Sushi is Japan. Just like Mt. Fuji (some mountain I refuse to believe exists because it remained invisible every time I tried to look at it!). Just like Sumo. And just like geisha, ninja, samurai and katana swords. You could probably also add in Judo and other martial arts... but really, martial arts are a variation of a theme... and what's to stop me and my unique fighting style of kicking you in the nuts when you aren't looking - and having UNESCO dub that a unique thing.

It needs to be something that defines a country.

Kimono? I'm pretty sure silk robes and dresses are also worn in Korea and China.

So... yes... Japan does deserve to have sushi declared a national park or whatever it is that Japan wants the United Nations to declare. It sure beats the UN stepping in and helping to clean up the radioactive mess in Fukushima-ken.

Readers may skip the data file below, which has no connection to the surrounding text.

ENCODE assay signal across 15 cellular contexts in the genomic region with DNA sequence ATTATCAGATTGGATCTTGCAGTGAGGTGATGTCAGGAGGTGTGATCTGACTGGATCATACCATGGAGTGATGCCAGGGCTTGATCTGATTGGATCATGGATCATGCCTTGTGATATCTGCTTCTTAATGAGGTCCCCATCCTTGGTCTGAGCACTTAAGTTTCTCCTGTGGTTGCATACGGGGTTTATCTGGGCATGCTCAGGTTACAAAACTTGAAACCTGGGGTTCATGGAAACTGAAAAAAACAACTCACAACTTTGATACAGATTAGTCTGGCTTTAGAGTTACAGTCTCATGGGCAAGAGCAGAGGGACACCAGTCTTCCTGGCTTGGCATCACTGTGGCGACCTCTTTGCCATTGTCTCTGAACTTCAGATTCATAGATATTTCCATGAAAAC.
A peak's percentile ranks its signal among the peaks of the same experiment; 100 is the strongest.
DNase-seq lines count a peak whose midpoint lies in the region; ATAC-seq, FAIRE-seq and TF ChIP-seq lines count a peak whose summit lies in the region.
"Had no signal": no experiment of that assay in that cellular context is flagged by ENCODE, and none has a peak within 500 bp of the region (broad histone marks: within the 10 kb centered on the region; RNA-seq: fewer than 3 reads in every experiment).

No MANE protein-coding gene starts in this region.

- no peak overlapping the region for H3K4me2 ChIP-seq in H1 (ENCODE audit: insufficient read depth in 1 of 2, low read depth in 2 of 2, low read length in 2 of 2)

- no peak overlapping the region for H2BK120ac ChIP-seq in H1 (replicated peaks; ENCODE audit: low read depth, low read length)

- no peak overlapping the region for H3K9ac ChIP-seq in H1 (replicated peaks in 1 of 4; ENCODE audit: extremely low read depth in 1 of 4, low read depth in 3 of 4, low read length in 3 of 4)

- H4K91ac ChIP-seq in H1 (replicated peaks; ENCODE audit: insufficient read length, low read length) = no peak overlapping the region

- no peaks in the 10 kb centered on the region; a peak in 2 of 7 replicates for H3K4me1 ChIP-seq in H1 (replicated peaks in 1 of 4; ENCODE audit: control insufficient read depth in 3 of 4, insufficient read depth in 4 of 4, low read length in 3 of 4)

Anyhow... want to know WHY Japan is really doing its bit to get on the list?

Japan chief cabinet secretary Suga Yoshihide (surname first) says he hopes inclusion in the list will provide new support for agricultural and fisheries sectors in Fukushima, which have not recovered since the earthquake and tsunami that struck the Tohoku region in northeast Japan in March 2011.

Well... okay then... it's for Fukushima-ken. I really should read the whole article before i go off and start writing about it. There's that stream of (un)consciousness I go through to create these 2,000+ blogs and counting.

Suga adds that he hopes the recognition from UNESCO will restore the world's trust in Japanese exports (food exports).

"I would really welcome the inclusion of traditional Japanese cuisine. If it is included, the spirit of traditional Japanese cuisine, one that is based on respect for nature, will be preserved for future generations," says Suga.